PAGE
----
Working from Home

Research and Projects

 

Ongoing Research Activities

I am interested in different aspects of cybersecurity that deals with detection, characterization, and mitigation of potential attacks against IoT devices and Cyber-Physical Systems (CPS). This involves system and network vulnerability assessment identifying security weaknesses, quantifying and analyzing them, and remediating them. My recent research activities in collaboration with students at Concordia and George Mason University include: Trusted Computing Systems and Container security, Fingerprinting online EV charging station management systems and assessing their security; Ransomware detection and classification using pre-attack paranoia activities; IoT malware detection, classification, and family attribution; and Software security and patch management. 

Previous Research

IoT Security

My PhD research at Concordia University was focused on investigating Internet of Things (IoT) security. We aimed at addressing the lack of understanding about compromised IoT devices and their malicious activities on the Internet. We developed data-driven approaches that leveraged publicly available IoT device information resources coupled with passive network measurements to infer malware-infected IoT devices and characterize their behaviors as a part of well-coordinated IoT botnets. You can view our recent publication for further information.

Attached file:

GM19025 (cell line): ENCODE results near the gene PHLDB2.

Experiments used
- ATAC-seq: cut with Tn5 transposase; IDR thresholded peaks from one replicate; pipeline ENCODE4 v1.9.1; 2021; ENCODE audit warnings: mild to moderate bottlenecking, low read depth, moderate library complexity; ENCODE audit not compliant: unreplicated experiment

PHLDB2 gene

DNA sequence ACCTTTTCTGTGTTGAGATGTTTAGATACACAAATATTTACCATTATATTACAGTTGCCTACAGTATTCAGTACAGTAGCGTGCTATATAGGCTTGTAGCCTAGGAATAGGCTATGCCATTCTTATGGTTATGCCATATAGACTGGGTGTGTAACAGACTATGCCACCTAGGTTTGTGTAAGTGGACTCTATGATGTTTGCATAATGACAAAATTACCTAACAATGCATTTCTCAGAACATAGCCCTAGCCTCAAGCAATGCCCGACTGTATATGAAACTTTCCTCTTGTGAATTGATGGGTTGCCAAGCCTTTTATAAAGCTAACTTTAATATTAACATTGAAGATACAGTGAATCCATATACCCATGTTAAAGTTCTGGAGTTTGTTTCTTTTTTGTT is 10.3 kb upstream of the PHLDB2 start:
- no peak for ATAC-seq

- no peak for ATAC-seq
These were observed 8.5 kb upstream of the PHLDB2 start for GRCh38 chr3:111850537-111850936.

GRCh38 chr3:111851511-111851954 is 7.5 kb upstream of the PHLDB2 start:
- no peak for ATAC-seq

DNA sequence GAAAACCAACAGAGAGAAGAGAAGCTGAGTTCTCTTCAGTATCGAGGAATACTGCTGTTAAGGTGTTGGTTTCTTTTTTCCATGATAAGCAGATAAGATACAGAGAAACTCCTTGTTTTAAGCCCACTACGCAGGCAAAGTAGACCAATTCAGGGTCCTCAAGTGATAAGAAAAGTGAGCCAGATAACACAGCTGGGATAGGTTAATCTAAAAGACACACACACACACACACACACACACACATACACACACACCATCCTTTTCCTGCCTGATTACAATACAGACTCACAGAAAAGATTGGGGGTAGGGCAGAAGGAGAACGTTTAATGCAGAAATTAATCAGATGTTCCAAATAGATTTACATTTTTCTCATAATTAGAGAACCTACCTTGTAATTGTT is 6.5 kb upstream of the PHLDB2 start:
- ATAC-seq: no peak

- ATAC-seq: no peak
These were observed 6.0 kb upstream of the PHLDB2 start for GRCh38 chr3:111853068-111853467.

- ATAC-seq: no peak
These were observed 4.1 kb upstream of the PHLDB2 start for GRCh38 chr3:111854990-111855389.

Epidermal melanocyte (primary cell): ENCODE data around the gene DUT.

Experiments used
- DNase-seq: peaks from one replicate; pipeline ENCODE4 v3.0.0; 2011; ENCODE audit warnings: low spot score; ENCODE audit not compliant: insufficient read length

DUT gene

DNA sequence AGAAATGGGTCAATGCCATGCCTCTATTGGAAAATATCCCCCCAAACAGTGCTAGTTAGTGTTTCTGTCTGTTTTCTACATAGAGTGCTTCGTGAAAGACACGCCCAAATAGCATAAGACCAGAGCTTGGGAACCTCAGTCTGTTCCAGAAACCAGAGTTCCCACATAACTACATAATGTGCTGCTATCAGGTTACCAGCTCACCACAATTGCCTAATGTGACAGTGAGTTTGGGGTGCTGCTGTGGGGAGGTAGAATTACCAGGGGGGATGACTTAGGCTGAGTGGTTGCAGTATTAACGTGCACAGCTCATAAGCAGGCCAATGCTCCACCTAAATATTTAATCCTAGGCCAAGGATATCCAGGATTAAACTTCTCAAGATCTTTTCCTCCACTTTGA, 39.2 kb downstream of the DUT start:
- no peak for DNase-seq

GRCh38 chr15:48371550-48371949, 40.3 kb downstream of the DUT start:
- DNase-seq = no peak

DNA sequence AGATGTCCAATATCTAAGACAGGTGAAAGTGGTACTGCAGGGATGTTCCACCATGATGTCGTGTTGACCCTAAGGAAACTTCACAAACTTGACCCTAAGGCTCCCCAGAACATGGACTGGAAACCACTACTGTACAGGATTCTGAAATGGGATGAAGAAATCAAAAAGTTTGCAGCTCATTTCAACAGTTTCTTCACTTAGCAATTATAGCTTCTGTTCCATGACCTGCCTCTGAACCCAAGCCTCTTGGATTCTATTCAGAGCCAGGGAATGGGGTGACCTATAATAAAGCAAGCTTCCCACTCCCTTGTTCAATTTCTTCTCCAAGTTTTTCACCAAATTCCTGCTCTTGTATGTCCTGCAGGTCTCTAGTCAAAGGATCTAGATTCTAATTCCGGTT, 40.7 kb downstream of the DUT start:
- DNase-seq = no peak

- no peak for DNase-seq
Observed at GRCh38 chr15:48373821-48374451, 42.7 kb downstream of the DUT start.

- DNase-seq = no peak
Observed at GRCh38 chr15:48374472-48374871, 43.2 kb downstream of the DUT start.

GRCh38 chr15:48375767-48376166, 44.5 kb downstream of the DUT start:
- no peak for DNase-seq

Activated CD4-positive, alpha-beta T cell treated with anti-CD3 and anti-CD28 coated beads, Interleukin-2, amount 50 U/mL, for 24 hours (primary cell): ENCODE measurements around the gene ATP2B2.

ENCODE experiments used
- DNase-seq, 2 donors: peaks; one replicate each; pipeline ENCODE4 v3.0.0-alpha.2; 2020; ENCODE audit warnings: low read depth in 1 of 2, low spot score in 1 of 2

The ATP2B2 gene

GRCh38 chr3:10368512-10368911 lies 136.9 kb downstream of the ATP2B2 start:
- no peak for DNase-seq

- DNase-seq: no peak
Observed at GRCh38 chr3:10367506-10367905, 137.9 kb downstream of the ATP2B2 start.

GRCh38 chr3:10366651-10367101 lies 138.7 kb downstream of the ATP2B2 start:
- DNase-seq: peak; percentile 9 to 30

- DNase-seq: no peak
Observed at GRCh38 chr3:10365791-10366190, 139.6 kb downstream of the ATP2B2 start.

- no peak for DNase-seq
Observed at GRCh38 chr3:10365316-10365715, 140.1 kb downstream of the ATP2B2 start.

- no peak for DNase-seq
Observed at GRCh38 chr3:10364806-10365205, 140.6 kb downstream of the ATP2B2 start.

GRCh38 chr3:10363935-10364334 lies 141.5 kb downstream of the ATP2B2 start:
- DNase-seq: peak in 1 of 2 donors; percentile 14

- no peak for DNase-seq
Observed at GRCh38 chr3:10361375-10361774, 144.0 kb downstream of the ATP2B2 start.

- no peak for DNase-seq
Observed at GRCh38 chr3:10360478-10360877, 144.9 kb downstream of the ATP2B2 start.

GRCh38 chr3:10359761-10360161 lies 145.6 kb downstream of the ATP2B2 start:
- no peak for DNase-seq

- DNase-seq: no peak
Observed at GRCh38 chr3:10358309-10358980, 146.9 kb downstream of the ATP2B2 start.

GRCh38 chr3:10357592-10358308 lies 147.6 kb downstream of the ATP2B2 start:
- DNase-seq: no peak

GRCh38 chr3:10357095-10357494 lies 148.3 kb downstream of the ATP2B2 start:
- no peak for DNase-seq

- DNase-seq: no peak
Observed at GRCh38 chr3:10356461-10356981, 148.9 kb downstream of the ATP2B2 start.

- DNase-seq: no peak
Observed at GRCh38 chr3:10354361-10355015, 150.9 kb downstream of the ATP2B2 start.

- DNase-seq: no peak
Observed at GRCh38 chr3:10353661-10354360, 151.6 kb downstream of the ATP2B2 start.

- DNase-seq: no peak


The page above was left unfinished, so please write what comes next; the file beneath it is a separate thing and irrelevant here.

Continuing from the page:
Health Information Sharing on Social Networking Sites

While at UBC, I was focused on usable security and privacy. My research was focused on studying users' perspectives on sharing their health information on Facebook. Through a series of in-depth interviews and online surveys with online social networking site users who also had chronic health conditions, my work highlighted user perceptions and concerns when sharing health information with online peers. We also provided recommendations, which can enhance user experience online and encourage more informed health information sharing in order to increase the associated benefit. You can refer to our SOUPS'16 paper for detailed information.

Modeling Information Diffusion in Online Social Networks

In this project, we tried to model and characterize information diffusion on online social networks by introducing a diffusion parameter. We studied different social network structures and showed that our introduced diffusion parameter can characterize the network topology. We also studied a real life online social network and showed that while most human networks represent small-world topologies, these new online communities have a unique topology that can be described as a small-world with randomness.